Human Evolution and the Chimpanzee Referential Doctrine
Annual Review of Anthropology
Ardipithecus, Australopithecus, Gorilla, Pan, primate behavior, brain, human origins
Biological and Physical Anthropology
Chimpanzees are our closest living genomic relatives, but they lack the bipedal locomotion, markedly enlarged brains, and advanced communication skills of humans. This has led many to view them as “primitive” and to presume that their behavior and anatomy are also primitive. If true, they could serve as models of our last common ancestor (LCA), i.e., a territorially aggressive knuckle walker, reliant on vertical climbing and below-branch suspension to access the high canopy as a ripe-fruit frugivore. Ardipithecus now provides abundant information that the LCA differed substantially from chimpanzees (as well as bonobos and gorillas), both anatomically and behaviorally, and exhibited many characters that are more similar to those of modern humans than to any living ape. This major extension of the hominoid fossil record contravenes strict referential modeling based on the extant chimpanzee and greatly improves our ability to reconstruct the LCA more accurately, but only when viewed within the broader context of evolutionary ecology.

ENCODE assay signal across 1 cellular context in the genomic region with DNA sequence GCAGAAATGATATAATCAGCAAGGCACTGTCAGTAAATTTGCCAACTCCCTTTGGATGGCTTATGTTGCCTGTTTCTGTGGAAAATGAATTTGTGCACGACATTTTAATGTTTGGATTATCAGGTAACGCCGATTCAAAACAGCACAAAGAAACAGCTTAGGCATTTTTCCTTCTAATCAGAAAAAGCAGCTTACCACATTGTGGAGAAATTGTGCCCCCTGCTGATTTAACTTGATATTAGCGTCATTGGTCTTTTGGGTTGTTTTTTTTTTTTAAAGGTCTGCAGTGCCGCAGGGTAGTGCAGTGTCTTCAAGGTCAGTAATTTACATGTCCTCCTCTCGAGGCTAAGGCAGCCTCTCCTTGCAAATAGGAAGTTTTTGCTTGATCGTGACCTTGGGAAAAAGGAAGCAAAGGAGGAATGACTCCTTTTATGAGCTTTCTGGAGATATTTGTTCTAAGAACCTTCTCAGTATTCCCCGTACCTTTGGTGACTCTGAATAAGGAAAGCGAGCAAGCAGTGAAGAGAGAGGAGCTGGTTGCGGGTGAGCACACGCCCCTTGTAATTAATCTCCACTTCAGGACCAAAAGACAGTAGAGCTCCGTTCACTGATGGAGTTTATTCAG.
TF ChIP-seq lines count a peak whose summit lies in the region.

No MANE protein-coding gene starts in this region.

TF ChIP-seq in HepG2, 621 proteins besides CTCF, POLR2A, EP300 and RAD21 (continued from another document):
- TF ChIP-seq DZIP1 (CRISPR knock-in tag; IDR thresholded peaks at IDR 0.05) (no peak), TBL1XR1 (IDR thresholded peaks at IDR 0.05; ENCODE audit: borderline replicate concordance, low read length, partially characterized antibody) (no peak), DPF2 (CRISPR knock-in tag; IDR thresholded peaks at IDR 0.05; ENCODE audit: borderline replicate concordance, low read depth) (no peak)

Sayers, Ken; Raghanti, Mary Ann; and Lovejoy, C. Owen (2012). Human Evolution and the Chimpanzee Referential Doctrine. Annual Review of Anthropology 41, 119-138. doi: 10.1146/annurev-anthro-092611-145815 Retrieved from https://digitalcommons.kent.edu/anthpubs/78